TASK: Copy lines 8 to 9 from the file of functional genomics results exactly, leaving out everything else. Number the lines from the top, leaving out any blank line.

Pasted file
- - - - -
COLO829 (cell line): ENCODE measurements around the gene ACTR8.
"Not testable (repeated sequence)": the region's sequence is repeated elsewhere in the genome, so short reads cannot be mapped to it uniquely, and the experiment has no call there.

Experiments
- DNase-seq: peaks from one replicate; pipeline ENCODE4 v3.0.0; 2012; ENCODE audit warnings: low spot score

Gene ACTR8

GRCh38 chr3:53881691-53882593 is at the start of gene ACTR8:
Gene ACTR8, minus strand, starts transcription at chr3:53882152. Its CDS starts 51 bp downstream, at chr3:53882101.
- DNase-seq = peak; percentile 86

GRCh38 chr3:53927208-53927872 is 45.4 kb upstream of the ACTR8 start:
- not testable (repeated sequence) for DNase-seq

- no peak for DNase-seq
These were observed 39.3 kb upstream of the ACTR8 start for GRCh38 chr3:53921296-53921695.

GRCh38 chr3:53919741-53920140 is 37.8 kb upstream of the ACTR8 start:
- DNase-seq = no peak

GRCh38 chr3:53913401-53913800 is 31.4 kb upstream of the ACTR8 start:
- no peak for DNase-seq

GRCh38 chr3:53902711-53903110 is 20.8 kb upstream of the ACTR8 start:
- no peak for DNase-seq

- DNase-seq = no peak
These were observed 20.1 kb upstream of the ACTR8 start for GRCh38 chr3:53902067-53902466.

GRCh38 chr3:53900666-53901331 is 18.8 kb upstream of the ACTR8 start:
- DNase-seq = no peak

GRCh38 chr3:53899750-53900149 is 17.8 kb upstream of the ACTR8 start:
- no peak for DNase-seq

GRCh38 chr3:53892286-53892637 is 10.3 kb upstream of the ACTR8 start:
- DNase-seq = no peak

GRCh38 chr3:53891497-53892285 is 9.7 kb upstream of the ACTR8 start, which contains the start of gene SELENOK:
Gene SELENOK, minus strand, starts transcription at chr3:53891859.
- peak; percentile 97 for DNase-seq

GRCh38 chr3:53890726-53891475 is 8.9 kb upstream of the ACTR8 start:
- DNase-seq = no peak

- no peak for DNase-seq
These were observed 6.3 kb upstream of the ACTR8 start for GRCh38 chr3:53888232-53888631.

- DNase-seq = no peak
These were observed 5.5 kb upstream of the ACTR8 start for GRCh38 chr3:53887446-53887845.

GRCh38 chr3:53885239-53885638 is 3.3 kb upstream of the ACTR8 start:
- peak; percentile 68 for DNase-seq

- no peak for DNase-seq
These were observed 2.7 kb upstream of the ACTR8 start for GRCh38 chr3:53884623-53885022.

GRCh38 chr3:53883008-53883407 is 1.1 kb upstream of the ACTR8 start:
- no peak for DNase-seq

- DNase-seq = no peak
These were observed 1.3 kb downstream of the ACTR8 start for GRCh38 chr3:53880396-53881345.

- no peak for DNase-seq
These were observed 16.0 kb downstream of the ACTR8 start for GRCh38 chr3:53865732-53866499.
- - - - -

- DNase-seq = peak; percentile 86

GRCh38 chr3:53927208-53927872 is 45.4 kb upstream of the ACTR8 start: